No big surprises in the announcement of new members of the COC Ensemble Studio. It’s the three prize winners from last year’s Centre Stage; tenor Matthew Cairns, bass-baritone Vartan Gabrielian and mezzo-soprano Jamie Groote. Also joining is pianist and intern coach Alex Soloway. Cairns and Groote are UoT grads and are well known to many Toronto opera goers through their appearances in UoT productions and elsewhere. Gabrielian is a Toronto native but studied at the Curtis so is not so well known. It will be interesting to get to know him.
New COC Ensemble Studio members (l – r): tenor Matthew Cairns, bass-baritone Vartan Gabrielian, mezzo-soprano Jamie Groote, pianist and intern coach Alex Soloway
The annual Student Composer Collective opera at UoT is, as far as I know, unique. A libretto is written. The work is divided up and student composers write music for their assigned section(s). The finished work is presented fully staged with orchestra. In recent years the libretto and direction has come from Michael Patrick Albano, as was the case with this year’s effort presented in the MacMillan Theatre yesterday afternoon. Who Killed Adriana riffs off Cilea’s Adriana Lecouvreur. Adriana Amaro, a very divaish diva, is making her Covent Garden debut as Adriana. In the first half of the show, set backstage between Acts 2 and 3, we see her waspishly putting down all the other characters before making her grand entrance. This time though the poisoned violets of the final scene are just that and the second part is a whodunnit search for the murderer. Along the way no stock opera joke is left unused. Tenors are neurotic, understudies insecure, managers harassed, fans obsessive, there are fake Italians and so on. But in typical Albano style it works and provides a coherent, and at times very funny, plot line for the composers to work with. And some of the jokes were new. Adriana’s chauffeur, Umlaut, is revealed as the answer to every Austrian’s prayer; the inventor of musical strudel.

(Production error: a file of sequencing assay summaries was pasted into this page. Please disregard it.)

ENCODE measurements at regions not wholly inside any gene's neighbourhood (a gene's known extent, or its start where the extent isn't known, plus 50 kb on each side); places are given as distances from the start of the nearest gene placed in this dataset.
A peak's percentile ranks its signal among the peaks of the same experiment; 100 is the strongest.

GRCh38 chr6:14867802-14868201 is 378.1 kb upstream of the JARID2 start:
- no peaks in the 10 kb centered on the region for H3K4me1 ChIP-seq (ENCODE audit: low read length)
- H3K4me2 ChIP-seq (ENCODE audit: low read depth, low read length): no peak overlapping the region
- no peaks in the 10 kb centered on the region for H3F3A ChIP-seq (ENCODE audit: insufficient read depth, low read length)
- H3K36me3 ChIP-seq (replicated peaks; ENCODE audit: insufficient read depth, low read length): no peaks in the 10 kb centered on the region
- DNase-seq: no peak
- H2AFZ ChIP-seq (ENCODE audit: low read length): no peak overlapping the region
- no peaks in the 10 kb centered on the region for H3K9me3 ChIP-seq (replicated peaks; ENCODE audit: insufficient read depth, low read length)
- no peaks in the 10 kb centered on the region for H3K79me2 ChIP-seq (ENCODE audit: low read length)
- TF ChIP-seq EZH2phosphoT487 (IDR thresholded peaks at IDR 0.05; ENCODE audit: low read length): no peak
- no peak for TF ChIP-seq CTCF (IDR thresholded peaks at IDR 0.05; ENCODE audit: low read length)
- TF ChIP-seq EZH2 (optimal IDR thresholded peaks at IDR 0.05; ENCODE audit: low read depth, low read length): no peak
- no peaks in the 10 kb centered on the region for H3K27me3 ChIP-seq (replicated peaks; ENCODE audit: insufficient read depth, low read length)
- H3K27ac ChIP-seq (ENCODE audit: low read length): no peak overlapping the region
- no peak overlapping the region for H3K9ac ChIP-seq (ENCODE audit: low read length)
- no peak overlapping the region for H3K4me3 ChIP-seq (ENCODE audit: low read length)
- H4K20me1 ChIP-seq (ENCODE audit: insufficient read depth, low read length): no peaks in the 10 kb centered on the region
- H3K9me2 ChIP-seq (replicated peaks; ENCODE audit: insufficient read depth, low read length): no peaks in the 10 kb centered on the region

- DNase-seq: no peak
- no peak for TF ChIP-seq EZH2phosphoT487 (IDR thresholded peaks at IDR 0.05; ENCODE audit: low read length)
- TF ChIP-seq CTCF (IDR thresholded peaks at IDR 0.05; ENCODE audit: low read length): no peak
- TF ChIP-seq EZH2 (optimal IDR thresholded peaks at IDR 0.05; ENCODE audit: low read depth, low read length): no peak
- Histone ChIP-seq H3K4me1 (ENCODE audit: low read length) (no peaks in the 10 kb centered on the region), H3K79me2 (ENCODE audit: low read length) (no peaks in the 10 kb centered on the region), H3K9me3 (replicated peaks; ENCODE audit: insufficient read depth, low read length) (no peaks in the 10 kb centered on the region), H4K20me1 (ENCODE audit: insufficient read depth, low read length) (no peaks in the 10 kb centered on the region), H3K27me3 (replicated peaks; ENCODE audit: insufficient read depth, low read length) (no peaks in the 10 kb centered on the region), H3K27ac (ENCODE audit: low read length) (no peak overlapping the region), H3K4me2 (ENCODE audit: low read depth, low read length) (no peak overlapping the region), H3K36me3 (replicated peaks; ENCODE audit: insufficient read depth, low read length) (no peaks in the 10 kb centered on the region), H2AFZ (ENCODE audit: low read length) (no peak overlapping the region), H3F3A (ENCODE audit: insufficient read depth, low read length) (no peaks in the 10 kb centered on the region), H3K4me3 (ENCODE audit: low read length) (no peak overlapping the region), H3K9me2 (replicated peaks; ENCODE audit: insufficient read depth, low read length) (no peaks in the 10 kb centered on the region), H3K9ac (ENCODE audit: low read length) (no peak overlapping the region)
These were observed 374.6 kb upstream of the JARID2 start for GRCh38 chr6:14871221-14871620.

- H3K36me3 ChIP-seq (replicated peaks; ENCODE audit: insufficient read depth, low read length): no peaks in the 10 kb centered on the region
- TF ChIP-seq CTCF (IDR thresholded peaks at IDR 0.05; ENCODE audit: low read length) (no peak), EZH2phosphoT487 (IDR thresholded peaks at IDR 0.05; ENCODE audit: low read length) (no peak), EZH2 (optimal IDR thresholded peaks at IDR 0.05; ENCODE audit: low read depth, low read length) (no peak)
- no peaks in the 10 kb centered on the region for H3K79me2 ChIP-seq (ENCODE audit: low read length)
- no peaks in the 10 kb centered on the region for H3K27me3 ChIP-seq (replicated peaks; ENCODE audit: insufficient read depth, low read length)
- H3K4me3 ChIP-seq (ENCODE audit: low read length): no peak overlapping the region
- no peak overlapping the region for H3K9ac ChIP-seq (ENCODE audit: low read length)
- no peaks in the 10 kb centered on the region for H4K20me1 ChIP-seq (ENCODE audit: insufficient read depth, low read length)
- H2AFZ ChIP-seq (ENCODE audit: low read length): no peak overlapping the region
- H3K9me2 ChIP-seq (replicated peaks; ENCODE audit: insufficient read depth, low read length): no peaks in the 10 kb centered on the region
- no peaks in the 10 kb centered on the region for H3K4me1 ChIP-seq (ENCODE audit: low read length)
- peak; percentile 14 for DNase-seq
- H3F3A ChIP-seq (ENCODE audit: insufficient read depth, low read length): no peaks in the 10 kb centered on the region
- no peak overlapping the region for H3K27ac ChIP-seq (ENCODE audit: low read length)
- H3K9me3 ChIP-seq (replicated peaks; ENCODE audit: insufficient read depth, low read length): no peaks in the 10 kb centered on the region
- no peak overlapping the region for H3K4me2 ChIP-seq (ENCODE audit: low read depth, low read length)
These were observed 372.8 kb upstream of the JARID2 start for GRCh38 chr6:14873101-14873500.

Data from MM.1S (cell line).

This year’s fall production by UoT Opera is Kurt Weill’s Street Scene. It’s a tricky piece in many ways. It’s part opera, part Broadway musical. The moods range from light comedy to something very much darker and lurking treacherously at its core is a sentimental streak that can easily overwhelm its merits. Michael Patrick Albano’s production, coupled with Anna Theodosakis’ energetic and varied choreography, managed to keep the focus on the strengths of the piece and deliver a very satisfying evening at the theatre.